Associate in Arts Degree (AA): Accounting Degree Overview

Oct 20, 2019

Essential Information

Students in accounting associate's programs learn the ins and outs involved with business strategies, financial organization, and tax laws in accounting. The program usually takes two years to prepare students for entry-level work in investment planning, auditing, accounts payable, and accounts receivable. Some schools encourage students to create personal portfolios that can later be used to highlight their financial talents when seeking employment. Schools offering this program usually require a high school diploma or the equivalent.

Associate in Arts Degree in Accounting

Students typically explore ethical issues in banking and finance and learn the basics of creating and analyzing financial statements. Coursework typically totals 61-70 semester hours. Students usually take coursework in social science, natural science, math, history and English to comply with most schools' degree requirements. Coursework within the program could include:

  • Statistics
  • Tax law
  • Economics
  • Business finance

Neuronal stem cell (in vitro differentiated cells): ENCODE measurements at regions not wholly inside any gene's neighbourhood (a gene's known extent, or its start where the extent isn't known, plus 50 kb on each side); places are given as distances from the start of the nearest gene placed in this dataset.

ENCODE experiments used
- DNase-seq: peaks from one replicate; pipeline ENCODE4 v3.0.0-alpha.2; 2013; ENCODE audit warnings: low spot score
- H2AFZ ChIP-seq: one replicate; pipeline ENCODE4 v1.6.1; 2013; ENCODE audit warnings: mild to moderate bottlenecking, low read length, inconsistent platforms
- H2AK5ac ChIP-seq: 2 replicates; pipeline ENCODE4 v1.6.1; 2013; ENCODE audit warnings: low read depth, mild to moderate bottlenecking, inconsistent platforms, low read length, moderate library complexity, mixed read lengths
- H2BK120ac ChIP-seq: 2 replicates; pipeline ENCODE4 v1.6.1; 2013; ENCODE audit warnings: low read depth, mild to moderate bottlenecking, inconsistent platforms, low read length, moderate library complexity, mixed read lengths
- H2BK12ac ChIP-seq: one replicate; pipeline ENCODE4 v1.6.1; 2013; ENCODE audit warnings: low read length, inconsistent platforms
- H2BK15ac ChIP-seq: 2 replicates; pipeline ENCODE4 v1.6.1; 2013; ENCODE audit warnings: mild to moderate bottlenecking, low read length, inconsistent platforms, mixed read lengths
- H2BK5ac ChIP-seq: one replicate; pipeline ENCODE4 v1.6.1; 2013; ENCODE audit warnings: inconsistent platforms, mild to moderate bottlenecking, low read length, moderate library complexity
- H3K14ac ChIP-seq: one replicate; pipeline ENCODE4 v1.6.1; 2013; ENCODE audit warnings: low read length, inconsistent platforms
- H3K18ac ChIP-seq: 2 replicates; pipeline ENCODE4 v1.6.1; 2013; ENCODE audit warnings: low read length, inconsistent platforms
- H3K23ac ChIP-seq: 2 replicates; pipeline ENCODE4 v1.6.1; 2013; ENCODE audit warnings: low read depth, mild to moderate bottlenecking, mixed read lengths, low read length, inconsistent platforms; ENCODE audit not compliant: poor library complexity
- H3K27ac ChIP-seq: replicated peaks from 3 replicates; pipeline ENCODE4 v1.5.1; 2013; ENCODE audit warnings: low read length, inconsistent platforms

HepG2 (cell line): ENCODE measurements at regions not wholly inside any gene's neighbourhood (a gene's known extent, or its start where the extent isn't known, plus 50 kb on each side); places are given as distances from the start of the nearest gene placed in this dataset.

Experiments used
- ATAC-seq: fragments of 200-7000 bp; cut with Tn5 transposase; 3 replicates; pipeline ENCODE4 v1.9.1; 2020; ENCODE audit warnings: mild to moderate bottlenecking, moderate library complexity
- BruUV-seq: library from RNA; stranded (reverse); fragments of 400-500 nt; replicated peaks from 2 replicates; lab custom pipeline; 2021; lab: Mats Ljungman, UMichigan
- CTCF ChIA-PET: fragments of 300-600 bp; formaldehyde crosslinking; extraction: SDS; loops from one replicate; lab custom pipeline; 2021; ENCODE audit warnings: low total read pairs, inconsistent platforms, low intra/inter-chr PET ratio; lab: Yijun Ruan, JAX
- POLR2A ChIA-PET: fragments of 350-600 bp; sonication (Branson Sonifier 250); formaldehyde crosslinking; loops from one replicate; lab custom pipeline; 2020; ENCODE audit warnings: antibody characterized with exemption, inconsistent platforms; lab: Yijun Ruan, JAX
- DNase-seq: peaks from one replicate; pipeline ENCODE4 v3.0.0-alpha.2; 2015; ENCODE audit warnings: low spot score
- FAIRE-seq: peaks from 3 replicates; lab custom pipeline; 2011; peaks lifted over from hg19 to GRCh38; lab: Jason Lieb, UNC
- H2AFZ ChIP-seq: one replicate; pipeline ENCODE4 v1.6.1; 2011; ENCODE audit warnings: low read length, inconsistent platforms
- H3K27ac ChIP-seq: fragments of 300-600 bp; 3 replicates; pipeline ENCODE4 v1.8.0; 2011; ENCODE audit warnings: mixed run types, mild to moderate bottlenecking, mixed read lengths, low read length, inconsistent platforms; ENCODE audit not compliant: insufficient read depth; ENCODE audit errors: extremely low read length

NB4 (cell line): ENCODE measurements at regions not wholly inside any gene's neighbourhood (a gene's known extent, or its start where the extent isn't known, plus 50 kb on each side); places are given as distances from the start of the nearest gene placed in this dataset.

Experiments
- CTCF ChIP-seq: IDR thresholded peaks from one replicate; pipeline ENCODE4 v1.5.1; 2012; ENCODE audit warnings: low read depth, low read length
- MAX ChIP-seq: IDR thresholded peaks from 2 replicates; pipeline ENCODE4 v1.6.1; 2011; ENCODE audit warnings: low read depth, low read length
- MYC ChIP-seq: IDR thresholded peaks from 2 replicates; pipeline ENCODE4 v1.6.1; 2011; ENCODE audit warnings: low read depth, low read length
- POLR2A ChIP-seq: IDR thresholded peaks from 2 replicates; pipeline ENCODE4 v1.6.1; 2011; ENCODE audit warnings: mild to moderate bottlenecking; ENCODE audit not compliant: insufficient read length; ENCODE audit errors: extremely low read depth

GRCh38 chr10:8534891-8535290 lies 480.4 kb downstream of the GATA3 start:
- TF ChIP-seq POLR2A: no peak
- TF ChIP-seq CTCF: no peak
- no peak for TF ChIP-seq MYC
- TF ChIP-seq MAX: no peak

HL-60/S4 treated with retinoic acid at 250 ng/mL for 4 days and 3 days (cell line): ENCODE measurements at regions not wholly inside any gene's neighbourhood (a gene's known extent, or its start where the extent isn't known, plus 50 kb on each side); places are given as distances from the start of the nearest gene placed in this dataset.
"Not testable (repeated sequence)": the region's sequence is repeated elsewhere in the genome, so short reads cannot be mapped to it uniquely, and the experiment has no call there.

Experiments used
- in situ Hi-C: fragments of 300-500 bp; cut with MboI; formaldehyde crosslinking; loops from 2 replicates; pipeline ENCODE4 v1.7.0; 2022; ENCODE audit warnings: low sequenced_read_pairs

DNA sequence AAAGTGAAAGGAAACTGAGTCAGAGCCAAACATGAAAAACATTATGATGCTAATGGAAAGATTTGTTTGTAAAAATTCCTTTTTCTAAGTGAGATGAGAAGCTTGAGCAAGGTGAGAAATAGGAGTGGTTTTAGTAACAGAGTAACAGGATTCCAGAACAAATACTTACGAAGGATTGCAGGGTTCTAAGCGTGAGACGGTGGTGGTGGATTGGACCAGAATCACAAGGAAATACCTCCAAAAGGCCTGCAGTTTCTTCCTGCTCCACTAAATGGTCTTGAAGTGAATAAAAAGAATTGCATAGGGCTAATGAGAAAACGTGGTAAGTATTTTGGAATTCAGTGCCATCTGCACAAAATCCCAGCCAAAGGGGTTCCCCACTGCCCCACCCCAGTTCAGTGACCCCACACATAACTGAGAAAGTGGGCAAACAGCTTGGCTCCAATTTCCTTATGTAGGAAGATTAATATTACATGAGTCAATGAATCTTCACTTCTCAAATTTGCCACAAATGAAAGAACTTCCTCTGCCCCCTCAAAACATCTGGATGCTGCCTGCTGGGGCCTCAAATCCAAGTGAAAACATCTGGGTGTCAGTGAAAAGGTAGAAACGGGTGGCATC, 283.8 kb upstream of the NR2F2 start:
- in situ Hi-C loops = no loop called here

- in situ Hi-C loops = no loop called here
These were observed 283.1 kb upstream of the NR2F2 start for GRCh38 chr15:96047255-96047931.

• Accounting for federal income tax
  • Cost analysis

Popular Career Options

Graduates are typically qualified for entry-level employment with companies that have finance departments or accounting divisions. They are prepared to assist financial analysts, cost estimators and financial data auditors. They can also seek opportunities with accounting firms, banks or tax preparation companies. Some possible job titles could include:

  • Bank teller
  • Bookkeeper
  • Financial planner
  • Tax preparation specialist
  • Accounts payable clerk

Employment Outlook and Salary Information

Over the period spanning 2018-2028, the U.S. Bureau of Labor Statistics (BLS) expects slower-than-average employment growth of 6% for tax preparers and an employment decrease of 4% for bookkeeping, accounting and auditing clerks. The mean wage in May 2018 was $46,860 for tax preparers and $42,110 for bookkeeping, accounting and auditing clerks. A decrease of 12% in employment is expected for tellers from 2018-2028, and they earned a mean wage of $30,140 in May 2018.

Continuing Education

Employment opportunities beyond entry-level work can be enhanced by higher education credentials. Upon completion of the degree program, students interested in continuing their education can apply to a bachelor's degree program in accounting. Students can also pursue programs in other business-related majors, such as finance, management, human resources or marketing.

An associate's degree program in accounting gives students the necessary business and finance skills to work entry-level jobs as bank tellers, financial planners and more. Graduates may also choose to pursue higher education to advance their careers.

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